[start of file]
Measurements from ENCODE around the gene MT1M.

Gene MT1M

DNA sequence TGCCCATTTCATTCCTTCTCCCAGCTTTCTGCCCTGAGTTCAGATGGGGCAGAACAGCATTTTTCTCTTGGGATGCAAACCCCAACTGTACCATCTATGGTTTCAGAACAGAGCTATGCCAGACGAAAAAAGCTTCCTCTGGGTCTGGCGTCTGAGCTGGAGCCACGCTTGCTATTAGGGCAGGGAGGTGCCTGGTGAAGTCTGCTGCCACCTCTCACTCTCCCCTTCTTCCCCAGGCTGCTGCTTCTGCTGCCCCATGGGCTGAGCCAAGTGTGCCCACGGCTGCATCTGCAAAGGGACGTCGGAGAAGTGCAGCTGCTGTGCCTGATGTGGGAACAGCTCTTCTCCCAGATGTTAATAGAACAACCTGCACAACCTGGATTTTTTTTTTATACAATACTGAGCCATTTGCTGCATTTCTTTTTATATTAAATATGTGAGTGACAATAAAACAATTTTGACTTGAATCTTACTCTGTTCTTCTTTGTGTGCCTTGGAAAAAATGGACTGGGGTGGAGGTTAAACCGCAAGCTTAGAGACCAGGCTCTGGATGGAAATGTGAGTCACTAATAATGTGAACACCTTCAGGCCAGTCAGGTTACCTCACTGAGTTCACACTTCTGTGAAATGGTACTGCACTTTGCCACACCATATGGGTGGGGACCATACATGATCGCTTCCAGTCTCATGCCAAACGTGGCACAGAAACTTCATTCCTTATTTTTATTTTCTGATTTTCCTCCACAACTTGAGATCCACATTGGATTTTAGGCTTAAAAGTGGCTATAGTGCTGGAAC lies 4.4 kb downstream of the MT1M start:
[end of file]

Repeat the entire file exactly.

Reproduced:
Measurements from ENCODE around the gene MT1M.

Gene MT1M

DNA sequence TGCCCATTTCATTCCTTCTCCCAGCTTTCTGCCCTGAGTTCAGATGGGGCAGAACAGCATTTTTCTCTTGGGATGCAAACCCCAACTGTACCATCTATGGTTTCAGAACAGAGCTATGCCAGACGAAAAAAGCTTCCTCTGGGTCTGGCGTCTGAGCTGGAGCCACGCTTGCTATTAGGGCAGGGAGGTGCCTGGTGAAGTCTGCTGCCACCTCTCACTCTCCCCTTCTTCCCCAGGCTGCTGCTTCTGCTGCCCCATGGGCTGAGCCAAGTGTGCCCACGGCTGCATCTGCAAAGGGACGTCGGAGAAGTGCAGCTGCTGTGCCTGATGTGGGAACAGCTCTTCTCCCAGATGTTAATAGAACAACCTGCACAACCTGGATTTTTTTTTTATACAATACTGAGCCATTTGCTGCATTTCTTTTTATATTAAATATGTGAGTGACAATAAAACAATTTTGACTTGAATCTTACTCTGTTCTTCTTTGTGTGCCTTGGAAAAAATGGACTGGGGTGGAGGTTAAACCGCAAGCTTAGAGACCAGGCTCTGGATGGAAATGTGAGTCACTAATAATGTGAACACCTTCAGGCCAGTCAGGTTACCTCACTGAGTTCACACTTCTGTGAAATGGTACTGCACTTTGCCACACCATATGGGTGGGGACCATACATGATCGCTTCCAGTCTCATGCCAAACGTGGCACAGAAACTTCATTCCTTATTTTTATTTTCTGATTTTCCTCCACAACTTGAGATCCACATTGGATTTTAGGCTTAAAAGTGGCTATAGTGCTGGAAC lies 4.4 kb downstream of the MT1M start: